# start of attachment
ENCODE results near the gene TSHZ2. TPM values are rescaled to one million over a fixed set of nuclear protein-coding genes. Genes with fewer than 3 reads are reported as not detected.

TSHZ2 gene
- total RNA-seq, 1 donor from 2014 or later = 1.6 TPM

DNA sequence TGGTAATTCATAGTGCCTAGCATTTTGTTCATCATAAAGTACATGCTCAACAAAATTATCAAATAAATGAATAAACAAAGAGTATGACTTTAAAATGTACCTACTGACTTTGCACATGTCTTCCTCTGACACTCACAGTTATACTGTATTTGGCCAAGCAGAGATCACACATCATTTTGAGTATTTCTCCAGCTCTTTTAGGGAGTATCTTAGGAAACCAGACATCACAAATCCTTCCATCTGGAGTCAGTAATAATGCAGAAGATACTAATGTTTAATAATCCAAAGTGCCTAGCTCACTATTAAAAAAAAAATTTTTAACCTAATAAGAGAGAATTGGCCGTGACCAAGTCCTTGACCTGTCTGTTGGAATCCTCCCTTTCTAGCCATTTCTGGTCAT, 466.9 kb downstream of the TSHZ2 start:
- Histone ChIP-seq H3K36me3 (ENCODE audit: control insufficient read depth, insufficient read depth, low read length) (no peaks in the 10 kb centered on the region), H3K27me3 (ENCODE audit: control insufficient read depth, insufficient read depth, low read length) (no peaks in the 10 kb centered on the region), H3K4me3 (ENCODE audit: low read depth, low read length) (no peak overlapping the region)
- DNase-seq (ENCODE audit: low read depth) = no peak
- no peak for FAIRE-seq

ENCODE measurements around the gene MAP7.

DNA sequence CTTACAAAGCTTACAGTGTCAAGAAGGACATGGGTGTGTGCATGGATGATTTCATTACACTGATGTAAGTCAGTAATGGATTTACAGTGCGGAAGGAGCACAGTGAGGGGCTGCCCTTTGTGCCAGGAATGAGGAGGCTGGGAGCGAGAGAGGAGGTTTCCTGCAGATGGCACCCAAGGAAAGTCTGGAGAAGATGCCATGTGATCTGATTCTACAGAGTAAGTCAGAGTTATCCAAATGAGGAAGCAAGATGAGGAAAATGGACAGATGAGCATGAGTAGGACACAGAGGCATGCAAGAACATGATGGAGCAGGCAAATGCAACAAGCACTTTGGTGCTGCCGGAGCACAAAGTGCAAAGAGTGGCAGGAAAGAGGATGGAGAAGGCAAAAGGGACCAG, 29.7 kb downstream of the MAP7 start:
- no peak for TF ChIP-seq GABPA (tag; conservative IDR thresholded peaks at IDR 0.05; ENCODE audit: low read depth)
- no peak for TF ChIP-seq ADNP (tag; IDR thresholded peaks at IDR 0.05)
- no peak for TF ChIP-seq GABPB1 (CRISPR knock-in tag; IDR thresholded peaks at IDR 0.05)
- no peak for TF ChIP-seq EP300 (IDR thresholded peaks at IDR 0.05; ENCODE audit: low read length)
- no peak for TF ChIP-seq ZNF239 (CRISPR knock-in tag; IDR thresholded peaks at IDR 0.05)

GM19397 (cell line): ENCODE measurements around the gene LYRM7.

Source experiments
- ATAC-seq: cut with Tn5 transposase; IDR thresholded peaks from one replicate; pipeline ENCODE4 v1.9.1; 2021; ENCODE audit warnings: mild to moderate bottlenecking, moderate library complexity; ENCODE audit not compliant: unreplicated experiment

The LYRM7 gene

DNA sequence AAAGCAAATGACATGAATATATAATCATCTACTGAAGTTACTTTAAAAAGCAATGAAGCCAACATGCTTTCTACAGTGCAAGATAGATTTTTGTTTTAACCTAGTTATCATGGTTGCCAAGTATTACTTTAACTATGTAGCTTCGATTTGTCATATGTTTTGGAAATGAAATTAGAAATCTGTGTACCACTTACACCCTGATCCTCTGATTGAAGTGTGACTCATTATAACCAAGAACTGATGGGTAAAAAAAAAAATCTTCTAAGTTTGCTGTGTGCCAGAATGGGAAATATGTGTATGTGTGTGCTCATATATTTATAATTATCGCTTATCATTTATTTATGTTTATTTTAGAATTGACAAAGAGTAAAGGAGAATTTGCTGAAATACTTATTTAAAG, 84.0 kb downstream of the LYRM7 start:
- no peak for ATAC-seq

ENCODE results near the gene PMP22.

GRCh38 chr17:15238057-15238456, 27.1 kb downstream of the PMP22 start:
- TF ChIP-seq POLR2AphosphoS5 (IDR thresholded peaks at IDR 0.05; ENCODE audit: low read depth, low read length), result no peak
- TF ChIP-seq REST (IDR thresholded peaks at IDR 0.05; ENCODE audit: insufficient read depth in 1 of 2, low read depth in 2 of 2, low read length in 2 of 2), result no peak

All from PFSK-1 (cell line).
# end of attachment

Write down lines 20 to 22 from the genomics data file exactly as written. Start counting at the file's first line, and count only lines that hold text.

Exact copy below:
- no peak for ATAC-seq

ENCODE results near the gene PMP22.

GRCh38 chr17:15238057-15238456, 27.1 kb downstream of the PMP22 start: